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April 10, 2005

Information wants to be free (as in speech)

I know when this blog started life it was meant to be about writing software. But I write software so much that writing about writing software doesn't always have as much appeal as you might think. So I write about other stuff.

Often stuff that annoys me. Is it me, or is there no shortage of that?

From the particularly clueless department comes the US Congress (why is it parliaments keep generating so much nonsense?) which is considering enforcing a standardized DRM (digital rights management) scheme on the music industry. Why is this suddenly so pressingly important? Well apparently, because of "inconvenience for consumers". Frankly, that looks to me to be a load of cobblers, it seems consumers have no inconvenience buying an iPod and using iTunes :-). Rather, all of Apple's competitors who have missed the boat would stand to benefit. How convenient.

Meanwhile, proprietary document formats, not least of all Microsoft's Office formats show, show where real inconvenience (and far worse) lie not simply for consumers, but for entire industries.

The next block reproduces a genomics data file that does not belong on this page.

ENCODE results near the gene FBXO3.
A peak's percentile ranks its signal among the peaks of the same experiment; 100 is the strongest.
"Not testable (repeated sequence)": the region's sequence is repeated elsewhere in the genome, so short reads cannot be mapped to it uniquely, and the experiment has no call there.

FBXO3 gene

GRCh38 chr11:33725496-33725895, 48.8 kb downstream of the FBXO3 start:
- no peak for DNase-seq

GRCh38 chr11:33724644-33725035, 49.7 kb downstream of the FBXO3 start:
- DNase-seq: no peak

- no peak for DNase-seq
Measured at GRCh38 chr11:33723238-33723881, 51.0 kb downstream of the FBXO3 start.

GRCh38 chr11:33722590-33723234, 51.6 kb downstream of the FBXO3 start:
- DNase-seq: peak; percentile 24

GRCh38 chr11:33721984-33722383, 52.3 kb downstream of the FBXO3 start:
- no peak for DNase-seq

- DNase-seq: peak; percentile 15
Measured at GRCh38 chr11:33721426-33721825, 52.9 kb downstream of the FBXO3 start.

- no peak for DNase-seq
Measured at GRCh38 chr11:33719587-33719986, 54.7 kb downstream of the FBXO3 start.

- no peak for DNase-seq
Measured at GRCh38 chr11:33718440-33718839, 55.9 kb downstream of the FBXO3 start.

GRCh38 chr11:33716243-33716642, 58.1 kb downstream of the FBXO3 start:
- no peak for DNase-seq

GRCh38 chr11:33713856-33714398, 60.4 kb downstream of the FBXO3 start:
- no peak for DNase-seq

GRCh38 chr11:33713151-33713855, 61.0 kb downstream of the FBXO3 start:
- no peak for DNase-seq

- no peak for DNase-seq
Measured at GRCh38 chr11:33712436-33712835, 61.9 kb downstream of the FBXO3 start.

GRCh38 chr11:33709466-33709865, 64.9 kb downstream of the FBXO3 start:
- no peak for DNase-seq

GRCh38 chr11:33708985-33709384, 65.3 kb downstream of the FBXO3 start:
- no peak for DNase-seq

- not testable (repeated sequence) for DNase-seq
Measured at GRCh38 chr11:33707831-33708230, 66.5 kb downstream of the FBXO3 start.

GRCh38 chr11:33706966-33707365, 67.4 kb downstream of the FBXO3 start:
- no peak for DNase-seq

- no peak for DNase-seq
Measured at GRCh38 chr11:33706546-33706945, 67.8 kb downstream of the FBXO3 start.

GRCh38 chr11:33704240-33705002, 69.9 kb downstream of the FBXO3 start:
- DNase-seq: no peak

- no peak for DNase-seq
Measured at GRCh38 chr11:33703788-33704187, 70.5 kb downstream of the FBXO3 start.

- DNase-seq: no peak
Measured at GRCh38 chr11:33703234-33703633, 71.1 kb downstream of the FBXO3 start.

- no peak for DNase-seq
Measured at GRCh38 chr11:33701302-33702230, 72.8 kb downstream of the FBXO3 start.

So where is the US Congress interest in mandating that document formats used for government business, or required for public purposes (such as the common legal requirement that records be maintained for a period of time) must be in an open, published format? The US state of Massachusetts appears to be heading in this direction. Surely if moves are going to be made to enforce interoperability (which, of course, I am entirely for) then rather than addressing a minor aspect of an emerging market, it would make much more sense to address a genuinely important aspect of interoperability, namely office formats.

Why is this important? Two reasons really. One impacts on the creator of documents. In essence, when using a proprietary format, use of that content even by its creator is ultimately determined by the developer of the piece of software used to create it. Sure, the license terms of that software, or its fundamental operation are unlikely to change from day to day. But try opening a 10 year old word document in the latest version of word. Does it open an utterly faithful version of the document as created? Chances are that it won't. Is this really important? I'll let you decide for your own purposes.
And in another 5 years will it open at all?
No problem you might reply, I'll just run the old version of the app I used to create that document. While that might be feasible for the next 5 or 10 years, is it feasible for the next two or three decades?

Open published standardized formats provide a guarantee which no software developer (none, not even the very biggest) can. That your work will be accessible (in essence continue to exist) in perpetuity.
As documentation becomes increasingly electronic, this is not simply a luxury, it is fundamentally important. Our culture is really what we create. If we lose the ability to read, to listen to, to experience our cultural creations, we lose much of that culture.